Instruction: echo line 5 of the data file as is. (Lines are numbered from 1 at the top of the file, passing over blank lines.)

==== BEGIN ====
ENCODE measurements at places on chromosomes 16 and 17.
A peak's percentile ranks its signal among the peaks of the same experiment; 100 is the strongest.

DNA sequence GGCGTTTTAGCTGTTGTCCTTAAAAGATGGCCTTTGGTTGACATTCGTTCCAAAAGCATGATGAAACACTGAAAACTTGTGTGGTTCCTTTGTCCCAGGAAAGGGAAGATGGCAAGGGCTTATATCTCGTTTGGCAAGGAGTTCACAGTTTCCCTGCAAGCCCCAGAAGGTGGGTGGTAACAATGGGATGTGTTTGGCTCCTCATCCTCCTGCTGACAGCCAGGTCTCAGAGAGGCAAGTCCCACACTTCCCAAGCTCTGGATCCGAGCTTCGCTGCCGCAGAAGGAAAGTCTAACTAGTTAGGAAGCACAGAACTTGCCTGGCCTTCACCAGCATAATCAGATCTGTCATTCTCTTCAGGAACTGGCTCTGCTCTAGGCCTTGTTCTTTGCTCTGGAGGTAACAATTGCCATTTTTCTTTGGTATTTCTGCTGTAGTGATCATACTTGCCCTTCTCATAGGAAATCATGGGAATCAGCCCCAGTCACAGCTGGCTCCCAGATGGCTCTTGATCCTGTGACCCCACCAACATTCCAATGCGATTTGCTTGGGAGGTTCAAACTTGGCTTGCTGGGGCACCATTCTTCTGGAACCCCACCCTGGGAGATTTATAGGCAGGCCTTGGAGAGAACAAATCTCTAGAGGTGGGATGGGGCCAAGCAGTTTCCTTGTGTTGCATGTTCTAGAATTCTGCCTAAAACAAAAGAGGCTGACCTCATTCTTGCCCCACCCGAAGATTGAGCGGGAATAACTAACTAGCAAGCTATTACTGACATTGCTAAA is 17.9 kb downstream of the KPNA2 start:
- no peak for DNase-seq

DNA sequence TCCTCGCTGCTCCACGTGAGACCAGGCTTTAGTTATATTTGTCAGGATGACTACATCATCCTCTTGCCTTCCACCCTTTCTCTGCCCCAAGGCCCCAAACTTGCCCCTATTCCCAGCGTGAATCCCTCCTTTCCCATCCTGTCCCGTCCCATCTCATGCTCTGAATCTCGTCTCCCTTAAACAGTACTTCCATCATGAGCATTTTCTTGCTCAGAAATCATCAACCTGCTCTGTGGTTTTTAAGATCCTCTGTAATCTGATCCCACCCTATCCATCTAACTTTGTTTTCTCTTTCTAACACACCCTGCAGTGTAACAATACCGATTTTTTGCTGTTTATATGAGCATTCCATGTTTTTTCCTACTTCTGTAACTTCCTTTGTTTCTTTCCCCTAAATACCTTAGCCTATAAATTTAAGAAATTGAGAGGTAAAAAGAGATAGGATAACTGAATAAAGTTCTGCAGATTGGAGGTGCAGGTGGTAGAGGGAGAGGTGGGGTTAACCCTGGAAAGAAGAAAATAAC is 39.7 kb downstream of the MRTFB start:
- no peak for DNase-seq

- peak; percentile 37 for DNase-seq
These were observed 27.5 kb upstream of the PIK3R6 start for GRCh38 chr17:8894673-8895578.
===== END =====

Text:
DNA sequence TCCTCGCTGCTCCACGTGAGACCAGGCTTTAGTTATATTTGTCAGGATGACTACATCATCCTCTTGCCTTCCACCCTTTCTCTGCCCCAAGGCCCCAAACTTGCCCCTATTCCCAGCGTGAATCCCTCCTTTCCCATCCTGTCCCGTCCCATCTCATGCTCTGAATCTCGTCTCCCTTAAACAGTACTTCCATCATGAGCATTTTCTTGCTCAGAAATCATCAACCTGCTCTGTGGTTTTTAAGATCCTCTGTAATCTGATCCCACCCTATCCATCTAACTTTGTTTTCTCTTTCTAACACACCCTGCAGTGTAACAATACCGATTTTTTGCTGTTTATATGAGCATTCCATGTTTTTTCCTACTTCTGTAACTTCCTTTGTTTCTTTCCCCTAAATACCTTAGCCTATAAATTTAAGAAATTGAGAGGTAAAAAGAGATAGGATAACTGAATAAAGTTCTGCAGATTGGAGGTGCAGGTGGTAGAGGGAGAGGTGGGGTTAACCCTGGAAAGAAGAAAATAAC is 39.7 kb downstream of the MRTFB start: